Electrons and Insights: The Pioneering Work of Owen Willans Richardson

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Owen Willans Richardson, (26 April 1879 – 15 February 1959) was a British physicist. He won the Nobel Prize in Physics in 1928 for his work on thermionic emission, which led to Richardson’s law.

Life and Career

He was born on 26 April 1879, in Dewsbury, Yorkshire, UK. He got his BSc in Natural Science in 1900, with distinctions in physics and chemistry. He had gotten in touch with JJ Thompson at Cavendish Laboratory and was interested in his work on cathode rays and subatomic electrons.

In 1900, Richardson was invited back to Cambridge after graduating. He accepted the offer and started working with Thompson on hot body electricity emissions.

In 1901, he read two scientific papers to the Cambridge Philosophical Society. He read a law governing electric emissions. Later, it became known as Richardson’s Law.

He became famous for these papers, and in 1902 he became a Trinity College Fellow.

He left the Cavendish Laboratory and joined Princeton University, New Jersey, U.S.A., as a physics professor in 1906. While here, he mainly worked on thermionic emission, photo electricity, and geomagnetic forces.

During this time, he also wrote a lot of papers. He coined the term ‘thermionics’ in an article published in 1909 in Philosophical Magazine.

Also, he’s writing a book called ‘The Electron Theory of Matter’. This book was published in 1914 and consists mostly of articles developed from Princeton lectures.

In 1914, Richardson became a professor of physics at King’s College of the University of London, and 10 years later he was director of research. In 1939, he was knighted.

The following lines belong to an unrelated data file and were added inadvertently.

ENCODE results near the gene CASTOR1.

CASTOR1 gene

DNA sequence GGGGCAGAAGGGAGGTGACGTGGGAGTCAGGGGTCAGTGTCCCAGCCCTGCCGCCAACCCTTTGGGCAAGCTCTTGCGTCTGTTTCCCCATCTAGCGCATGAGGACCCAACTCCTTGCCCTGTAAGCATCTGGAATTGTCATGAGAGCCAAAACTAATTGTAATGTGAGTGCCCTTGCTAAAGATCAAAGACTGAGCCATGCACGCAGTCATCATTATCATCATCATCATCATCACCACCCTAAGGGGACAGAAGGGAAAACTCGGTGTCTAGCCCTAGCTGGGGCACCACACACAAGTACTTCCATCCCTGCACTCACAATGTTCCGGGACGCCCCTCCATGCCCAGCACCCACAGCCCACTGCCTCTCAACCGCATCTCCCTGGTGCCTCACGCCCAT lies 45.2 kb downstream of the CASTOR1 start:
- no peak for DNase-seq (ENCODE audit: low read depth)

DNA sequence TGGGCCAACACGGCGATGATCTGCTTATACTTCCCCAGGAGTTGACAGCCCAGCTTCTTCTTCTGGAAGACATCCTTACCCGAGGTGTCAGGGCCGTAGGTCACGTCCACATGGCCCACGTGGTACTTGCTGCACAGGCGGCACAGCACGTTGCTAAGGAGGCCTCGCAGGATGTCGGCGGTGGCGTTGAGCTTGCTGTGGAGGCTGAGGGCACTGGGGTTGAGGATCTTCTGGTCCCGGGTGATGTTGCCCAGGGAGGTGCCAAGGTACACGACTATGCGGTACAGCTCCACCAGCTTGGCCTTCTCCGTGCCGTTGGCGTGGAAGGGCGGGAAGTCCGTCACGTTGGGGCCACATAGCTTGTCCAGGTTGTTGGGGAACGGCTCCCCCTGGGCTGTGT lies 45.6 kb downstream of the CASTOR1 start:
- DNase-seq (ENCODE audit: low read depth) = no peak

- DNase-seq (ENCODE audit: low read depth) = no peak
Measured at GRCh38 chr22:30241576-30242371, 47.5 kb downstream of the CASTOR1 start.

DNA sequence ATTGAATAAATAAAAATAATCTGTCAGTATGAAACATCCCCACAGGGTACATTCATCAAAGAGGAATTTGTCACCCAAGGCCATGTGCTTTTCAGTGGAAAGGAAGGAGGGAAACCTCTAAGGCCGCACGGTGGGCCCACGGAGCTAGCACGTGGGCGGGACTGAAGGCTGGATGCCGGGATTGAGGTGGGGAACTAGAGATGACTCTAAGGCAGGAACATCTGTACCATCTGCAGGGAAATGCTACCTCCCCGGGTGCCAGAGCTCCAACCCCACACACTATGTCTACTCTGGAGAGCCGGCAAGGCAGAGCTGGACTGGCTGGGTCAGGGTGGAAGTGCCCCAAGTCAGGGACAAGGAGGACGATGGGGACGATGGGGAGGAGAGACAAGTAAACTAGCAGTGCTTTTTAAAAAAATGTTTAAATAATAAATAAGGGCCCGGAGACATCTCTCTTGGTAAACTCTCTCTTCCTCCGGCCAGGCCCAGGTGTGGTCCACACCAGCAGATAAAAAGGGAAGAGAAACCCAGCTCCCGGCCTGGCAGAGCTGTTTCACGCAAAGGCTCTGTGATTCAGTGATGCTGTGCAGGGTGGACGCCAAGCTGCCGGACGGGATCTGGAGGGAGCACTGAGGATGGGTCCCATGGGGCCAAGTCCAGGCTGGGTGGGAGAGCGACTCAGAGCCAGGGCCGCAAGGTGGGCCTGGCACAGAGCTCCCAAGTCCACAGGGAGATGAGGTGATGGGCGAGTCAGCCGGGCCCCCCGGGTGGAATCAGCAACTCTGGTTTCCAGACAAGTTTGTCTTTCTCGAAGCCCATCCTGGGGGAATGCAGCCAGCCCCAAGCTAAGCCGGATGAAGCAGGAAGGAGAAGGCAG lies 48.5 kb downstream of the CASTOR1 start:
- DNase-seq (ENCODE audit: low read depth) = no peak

He was involved in secret military research into telecommunications, wireless telegraphy, and telephony during World War I.

He was President of Section A (physics) of the British Association for the Advancement of Science in 1921-1922.

Later, he started working on military stuff like radar, sonar, electronic test instruments, and magnetrons and klystrons when World War II broke out.

He also contributed to the development of quantum mechanics and was a Fellow of the Royal Society.

Owen Willans Richardson died on 15 February 1959, in Alton, Hampshire, England.

Major Work

He proved that electrons don’t come from the air, but from hot metal in 1911. The same year, he proposed a mathematical equation relating electron emission to metal temperature. This equation, called Richardson’s law or the Richardson-Dushman equation, was crucial to electron tube technology.

His research was instrumental in the development of electron tubes, which are used in a wide range of electronic devices such as televisions, radios, and computers.


He won the Nobel Prize in Physics in 1928 for his work on electron emission from metals.